Why don’t more people open my franchise’s emails? (And how to change that…)
For those of us that are familiar with the world of email marketing, you’ll know that the question posed in the title of this post is one that you ask yourself quite frequently. No matter how successful your email campaigns are, you always want to know how to reach more people on your list.
There’s nothing more frustrating than spending your time crafting the perfect email, only to be told that only 6% of the people you sent it to even opened it. (6% is not meant to be an anchor, rather it serves as a random number. You may be disappointed with a 35% open rate for all I know.)
Toward the end of this post, I’ll offer some suggestions for how to raise your open rate, but before I do, I want to walk through the three parties responsible for determining your open rate (Other than you!)
1 – The Email Service Provider
The first party responsible for determining your open rate is the technology platform you use to actually send your emails. If you’re doing mass marketing, you may find yourself using a platform like Mailchimp, Constant Contact, or RedCappi. If you’re using marketing automation, it may be Hubspot, Marketo, or Pardot. And if you’re sophisticated, you may have your own system that sits on top of send technology like Mandrill or SendGrid.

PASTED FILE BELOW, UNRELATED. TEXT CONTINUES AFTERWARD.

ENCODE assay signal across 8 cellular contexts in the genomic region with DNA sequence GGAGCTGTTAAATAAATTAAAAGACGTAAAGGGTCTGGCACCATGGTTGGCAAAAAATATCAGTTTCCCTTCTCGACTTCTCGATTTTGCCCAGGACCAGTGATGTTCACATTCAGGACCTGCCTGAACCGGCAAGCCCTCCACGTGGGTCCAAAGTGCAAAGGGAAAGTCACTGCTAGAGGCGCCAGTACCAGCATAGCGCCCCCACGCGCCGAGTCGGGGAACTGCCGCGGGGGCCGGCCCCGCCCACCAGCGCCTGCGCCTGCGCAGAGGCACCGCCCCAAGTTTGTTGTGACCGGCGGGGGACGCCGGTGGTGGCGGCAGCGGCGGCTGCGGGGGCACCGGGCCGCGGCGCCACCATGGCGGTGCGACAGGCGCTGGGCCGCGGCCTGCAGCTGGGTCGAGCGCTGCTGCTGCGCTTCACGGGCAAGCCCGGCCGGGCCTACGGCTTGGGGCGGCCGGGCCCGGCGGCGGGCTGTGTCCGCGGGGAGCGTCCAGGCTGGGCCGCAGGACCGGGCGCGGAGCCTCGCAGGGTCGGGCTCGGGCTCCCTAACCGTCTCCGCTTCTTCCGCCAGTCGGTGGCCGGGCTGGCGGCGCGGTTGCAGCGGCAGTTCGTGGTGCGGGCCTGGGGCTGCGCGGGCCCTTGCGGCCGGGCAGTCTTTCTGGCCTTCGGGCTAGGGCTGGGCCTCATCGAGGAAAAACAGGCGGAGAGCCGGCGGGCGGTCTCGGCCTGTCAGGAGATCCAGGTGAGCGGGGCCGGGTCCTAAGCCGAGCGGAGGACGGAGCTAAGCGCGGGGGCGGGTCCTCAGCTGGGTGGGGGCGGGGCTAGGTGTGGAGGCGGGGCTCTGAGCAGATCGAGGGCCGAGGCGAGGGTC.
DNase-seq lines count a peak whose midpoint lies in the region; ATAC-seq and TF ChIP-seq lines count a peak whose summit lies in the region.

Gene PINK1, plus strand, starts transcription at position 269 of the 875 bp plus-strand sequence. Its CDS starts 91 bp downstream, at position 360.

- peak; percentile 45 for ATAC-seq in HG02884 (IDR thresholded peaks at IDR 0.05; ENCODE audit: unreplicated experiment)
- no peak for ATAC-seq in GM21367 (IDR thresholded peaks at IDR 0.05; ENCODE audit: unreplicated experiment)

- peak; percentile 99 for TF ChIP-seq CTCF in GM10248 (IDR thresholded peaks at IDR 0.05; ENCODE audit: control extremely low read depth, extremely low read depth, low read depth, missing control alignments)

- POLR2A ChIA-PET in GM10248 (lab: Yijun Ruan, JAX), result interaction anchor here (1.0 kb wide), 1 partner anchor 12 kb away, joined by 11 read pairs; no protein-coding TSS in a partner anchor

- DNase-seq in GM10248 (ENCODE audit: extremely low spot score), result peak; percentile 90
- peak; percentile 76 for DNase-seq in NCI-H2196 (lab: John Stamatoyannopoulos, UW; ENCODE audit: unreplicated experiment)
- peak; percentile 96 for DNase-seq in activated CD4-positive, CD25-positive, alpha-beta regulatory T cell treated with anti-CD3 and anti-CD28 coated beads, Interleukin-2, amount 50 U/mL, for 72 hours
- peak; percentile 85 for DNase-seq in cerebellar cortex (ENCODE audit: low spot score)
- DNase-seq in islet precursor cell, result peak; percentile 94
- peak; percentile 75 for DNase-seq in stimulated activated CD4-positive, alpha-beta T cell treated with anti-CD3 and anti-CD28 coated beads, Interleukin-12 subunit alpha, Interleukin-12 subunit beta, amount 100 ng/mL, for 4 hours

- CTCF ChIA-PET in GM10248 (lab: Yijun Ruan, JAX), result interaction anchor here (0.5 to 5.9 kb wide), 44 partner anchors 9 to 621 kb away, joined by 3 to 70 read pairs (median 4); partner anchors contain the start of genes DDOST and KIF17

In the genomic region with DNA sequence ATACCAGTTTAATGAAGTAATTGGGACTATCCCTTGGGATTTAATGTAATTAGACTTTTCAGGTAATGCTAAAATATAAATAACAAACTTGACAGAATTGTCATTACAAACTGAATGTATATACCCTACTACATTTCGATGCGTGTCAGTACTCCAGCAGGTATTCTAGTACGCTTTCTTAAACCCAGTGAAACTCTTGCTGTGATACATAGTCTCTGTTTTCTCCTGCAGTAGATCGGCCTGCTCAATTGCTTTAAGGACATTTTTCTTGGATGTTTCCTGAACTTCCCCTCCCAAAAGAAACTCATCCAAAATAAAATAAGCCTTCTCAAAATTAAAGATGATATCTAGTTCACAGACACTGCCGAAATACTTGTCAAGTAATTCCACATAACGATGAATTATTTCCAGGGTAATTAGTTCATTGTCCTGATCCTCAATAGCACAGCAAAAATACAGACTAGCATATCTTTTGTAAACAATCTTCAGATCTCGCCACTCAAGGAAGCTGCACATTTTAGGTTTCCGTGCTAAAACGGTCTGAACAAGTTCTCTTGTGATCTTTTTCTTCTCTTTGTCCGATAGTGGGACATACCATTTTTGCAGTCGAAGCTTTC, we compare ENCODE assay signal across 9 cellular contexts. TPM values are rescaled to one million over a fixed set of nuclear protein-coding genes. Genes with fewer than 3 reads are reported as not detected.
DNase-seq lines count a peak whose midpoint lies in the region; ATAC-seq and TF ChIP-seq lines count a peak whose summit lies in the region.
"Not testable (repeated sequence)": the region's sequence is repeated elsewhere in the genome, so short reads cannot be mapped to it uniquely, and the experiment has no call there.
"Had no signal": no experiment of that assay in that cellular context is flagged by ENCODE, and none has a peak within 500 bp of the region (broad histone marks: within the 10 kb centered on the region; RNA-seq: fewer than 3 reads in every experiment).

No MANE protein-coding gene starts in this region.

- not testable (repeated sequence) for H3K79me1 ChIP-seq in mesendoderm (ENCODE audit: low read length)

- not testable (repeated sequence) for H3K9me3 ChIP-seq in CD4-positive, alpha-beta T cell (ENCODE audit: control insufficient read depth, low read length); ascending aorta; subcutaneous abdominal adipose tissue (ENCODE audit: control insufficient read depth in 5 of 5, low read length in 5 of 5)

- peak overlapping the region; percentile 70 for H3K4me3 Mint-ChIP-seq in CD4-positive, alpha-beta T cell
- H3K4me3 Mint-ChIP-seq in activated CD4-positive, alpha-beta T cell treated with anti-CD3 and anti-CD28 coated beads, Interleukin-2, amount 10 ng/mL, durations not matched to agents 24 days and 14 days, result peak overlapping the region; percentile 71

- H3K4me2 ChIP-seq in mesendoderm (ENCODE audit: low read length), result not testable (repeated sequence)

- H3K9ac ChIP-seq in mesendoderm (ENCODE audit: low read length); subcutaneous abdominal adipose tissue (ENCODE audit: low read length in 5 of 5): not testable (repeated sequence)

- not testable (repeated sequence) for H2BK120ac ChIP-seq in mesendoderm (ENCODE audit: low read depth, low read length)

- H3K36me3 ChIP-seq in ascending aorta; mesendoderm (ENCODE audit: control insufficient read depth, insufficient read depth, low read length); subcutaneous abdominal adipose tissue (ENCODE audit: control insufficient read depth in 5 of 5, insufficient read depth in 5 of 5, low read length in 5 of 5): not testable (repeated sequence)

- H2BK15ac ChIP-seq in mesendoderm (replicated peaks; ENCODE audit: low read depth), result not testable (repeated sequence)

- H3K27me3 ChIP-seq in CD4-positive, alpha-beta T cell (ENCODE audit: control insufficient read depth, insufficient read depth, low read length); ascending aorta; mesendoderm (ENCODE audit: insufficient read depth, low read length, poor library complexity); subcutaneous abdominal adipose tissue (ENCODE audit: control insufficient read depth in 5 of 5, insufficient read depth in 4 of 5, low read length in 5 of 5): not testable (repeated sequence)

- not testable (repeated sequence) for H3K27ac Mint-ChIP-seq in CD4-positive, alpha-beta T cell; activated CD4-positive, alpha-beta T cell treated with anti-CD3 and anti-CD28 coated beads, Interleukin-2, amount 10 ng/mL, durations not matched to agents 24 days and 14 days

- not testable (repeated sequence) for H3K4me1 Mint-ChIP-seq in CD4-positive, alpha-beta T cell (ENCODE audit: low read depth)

Either way, this service is responsible for your email sending reputation. As you send your thousands if not millions of emails, these guys have to make sure that you’re playing by the rules. If you are participating in spammy behavior, then the inboxes are going to blame these guys. Most likely, these ESPs are good at their job, so you don’t have much to worry about here. However, if they develop a bad reputation on your behalf, it can be tough to recover from. Whoever you use, it's important to follow their rules. Because they're responsible for sending billions of emails, they're going to be experts in what you need to do to get emails into your subscribers' inboxes.
2 – The Mailbox Provider of Your Subscribers
The second party responsible for determining your open rate is the inbox provider that your subscribers use to receive and organize their email. Professionally, the platform of choice is usually Outlook or LotusNotes. Older personal inboxes are the likes of AOL, Verizon, Hotmail, and others. And more recently, personal inboxes are dominated by Yahoo and Google.
No matter what it is, these guys are responsible for making sure that your content gets in front of your subscribers in the format that you are expecting. These are the people that decide whether you go to the spam folder or not (Or promotions in Gmail’s case.) Also, your images are only displayed if these guys decide they are.
All of these things are going to be determined from a number of signals that these companies are looking for to determine how spammy you are:
- Spam Reports
- Unsubscribes / Blocks
- Time a user spends reading your email
- Uniqueness of content
- Subject line content
While you never know where you stand in their eyes, sometimes they will publish some hints on what you should do to increase your open rates.